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The Viking Funeral: A Shane Scully Novel (Shane Scully Novels) Hardcover – January 11, 2002

Book 2 of 11 in the Shane Scully Novels Series

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Editorial Reviews

Amazon.com Review

Stephen J. Cannell has taken to heart Raymond Chandler's remark about writing crime fiction. "When in doubt," Chandler advised, "have a man come through a door with a gun in his hand." There are so many bullets flying in The Viking Funeral that readers might be forgiven for missing this author's subtler efforts to fill out the dimensions of his series protagonist, LAPD Detective Shane Scully, introduced in 2001's The Tin Collectors.

Nobody believes Scully when he says he's just seen Jody Dean (his boyhood buddy and former colleague, who supposedly committed suicide two years before) speeding down a freeway. So the detective sets out to prove that Dean is alive, only to fall in with a crew of undercover cops who've slipped their leash and are now running a convoluted money-laundering scheme that ties U.S. tobacco shipments to South American drug barons.

Cannell, the creator of TV series such as The Rockford Filesand Wiseguy, certainly knows how to choreograph an action scene. But his dialogue is occasionally stilted, and The Viking Funeralloses some narrative steam during a lengthy tour of tropical hideouts. The story is at its best in illuminating the deceptive friendship between the emotionally scarred Scully and the arrogant Dean. Fans of The Tin Collectorsshouldn't be disappointed. --J. Kingston Pierce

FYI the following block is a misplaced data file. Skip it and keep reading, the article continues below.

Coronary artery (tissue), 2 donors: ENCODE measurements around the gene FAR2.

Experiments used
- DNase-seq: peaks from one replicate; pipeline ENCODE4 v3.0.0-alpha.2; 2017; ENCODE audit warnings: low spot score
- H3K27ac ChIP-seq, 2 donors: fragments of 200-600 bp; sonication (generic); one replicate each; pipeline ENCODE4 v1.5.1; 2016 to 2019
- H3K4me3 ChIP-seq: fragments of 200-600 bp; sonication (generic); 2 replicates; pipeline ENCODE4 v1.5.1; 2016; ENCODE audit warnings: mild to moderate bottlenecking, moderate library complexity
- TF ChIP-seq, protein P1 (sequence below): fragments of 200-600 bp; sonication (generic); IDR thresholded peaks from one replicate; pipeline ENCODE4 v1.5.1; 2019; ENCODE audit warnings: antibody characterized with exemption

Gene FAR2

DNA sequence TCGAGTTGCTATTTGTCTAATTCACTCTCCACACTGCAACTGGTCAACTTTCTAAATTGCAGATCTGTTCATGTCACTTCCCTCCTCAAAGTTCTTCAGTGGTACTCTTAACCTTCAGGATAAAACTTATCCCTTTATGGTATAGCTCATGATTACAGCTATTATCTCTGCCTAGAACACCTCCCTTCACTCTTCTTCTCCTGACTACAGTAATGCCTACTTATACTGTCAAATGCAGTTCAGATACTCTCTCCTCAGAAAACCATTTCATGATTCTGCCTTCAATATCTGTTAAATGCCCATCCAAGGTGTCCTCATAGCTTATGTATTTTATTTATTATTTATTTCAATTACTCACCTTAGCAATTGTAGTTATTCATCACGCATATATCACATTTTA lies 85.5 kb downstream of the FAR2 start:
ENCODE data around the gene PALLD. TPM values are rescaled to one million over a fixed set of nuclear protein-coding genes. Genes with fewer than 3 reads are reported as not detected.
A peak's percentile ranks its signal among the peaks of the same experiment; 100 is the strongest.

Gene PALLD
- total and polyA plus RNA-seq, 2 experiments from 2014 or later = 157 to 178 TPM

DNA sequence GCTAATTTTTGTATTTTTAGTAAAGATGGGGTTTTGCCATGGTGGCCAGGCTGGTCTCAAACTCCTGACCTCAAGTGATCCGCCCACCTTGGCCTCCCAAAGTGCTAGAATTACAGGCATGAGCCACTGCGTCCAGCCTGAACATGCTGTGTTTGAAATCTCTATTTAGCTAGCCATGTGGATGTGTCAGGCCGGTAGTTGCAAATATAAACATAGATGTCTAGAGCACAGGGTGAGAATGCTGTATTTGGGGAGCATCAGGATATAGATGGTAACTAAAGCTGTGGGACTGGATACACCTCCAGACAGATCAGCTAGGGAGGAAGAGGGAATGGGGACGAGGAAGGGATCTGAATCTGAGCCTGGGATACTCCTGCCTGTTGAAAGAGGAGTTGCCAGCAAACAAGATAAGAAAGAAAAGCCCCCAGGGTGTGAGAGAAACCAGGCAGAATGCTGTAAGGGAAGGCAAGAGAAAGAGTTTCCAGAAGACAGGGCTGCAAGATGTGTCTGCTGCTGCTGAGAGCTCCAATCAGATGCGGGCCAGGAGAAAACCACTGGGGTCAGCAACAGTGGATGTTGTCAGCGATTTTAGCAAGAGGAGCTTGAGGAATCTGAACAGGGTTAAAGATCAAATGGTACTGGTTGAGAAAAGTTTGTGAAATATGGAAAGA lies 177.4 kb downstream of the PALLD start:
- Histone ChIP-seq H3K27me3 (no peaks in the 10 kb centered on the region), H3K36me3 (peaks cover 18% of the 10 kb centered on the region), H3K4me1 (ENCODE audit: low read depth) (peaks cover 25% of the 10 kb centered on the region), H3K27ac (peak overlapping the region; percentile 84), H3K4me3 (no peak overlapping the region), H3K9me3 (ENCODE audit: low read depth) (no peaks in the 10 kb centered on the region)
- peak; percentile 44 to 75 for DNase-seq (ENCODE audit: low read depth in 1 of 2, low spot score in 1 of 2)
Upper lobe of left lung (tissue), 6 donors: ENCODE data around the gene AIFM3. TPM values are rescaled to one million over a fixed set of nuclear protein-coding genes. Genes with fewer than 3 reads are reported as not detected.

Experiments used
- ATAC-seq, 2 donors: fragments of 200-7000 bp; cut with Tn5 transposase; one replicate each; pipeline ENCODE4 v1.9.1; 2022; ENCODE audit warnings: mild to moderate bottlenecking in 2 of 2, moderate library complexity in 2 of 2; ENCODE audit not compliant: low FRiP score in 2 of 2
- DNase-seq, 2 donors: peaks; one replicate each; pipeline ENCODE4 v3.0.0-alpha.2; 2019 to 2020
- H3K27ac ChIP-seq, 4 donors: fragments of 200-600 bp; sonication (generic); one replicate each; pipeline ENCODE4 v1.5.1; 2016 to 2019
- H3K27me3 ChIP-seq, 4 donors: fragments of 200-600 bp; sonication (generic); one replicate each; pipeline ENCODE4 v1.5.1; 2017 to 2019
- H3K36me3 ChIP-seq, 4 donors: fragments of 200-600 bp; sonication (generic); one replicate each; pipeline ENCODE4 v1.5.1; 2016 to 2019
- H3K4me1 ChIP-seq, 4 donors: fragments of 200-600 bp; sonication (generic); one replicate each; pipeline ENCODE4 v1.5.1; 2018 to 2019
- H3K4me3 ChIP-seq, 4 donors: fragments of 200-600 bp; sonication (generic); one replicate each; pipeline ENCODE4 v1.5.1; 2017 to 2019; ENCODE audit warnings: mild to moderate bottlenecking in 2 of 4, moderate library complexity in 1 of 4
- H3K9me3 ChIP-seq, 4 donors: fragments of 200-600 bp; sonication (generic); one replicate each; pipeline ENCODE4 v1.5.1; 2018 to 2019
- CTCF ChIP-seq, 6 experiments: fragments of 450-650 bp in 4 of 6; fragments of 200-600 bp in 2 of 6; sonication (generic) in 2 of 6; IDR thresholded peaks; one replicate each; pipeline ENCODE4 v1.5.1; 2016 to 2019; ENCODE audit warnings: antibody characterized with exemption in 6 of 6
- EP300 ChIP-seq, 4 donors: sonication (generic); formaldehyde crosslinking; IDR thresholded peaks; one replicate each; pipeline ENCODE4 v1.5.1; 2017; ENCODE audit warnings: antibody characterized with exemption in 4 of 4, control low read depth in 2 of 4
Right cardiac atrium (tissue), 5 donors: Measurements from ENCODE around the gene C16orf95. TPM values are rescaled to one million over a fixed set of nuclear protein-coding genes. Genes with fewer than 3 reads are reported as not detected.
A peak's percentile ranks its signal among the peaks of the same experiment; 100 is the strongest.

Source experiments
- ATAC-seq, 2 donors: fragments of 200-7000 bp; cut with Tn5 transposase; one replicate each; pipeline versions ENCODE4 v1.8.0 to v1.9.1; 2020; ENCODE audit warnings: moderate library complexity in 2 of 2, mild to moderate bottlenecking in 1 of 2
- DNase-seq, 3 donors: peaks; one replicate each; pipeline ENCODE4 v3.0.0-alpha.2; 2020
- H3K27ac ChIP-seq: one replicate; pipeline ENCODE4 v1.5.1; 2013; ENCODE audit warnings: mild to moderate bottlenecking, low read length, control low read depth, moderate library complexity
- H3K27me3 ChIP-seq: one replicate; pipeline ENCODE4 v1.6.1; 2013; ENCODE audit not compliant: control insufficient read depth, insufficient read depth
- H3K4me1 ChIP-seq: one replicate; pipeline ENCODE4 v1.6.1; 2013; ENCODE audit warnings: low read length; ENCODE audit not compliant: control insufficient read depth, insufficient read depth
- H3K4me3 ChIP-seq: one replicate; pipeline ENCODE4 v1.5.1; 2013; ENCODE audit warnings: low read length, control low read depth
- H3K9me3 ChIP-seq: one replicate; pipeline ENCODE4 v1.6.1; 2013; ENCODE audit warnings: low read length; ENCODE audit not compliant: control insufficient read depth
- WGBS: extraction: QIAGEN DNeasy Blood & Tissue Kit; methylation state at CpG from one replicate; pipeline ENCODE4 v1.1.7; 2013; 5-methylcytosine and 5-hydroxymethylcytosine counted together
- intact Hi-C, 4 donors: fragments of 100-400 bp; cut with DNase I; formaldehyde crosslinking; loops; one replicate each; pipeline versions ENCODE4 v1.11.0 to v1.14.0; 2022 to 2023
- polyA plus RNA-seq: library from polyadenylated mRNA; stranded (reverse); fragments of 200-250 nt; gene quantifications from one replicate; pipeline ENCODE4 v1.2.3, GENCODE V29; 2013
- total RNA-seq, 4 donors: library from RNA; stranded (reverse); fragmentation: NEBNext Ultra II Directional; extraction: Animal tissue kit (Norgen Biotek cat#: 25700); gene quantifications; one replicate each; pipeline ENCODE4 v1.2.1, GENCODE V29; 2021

From Publishers Weekly

Readers willing to check their disbelief at the door will enjoy this latest over-the-top thriller by Cannell (The Tin Collectors). It's been three years since LAPD cop Shane Scully's best friend and fellow cop Jody Dean blew his brains out so what does it mean when Shane spots Jody driving in the next lane on the freeway? Shane's lover, Alexa Hamilton, herself a star in the LAPD, is skeptical of the sighting partly because Shane is undergoing psychiatric treatment until they find her boss dead in a faked suicide with a strange tattoo on his ankle. The tattoo is the symbol used by the Vikings, a group of brutal rogue cops in Jody's unit who were kicked off the force. A two-way radio at Sheperd's home leads Shane to Jody's hiding place, and it turns out he's involved in a lot more than just a rogue gang. Shane stumbles into a huge money-laundering conspiracy involving the cops, Colombian drug cartels and Big Tobacco. But in order to win Jody's trust and save his own life, Shane must betray Alexa. The action intensifies as the rogues, with Shane along with them undercover, face peril trying to keep ahead of murderous drug lords while the bodies pile up. Solid plotting with nail-biting suspense and multiple surprises keep the reader guessing and sweating right up to the cinematic ending. As the creator of such TV series as The Rockford Files and The A Team, Cannell has a knack for character and a bent for drama that will satisfy even the most jaded thrill lover. 10-city author tour.

Copyright 2001 Cahners Business Information, Inc.

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Product Details

  • Series: Shane Scully Novels (Book 2)
  • Hardcover: 400 pages
  • Publisher: St. Martin's Press; 1st edition (January 11, 2002)
  • Language: English
  • ISBN-10: 0312269609
  • ISBN-13: 978-0312269609
  • Product Dimensions: 6.2 x 1.3 x 9.6 inches
  • Shipping Weight: 1.2 pounds
  • Average Customer Review: 3.5 out of 5 stars  See all reviews (48 customer reviews)
  • Amazon Best Sellers Rank: #1,338,807 in Books (See Top 100 in Books)

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Customer Reviews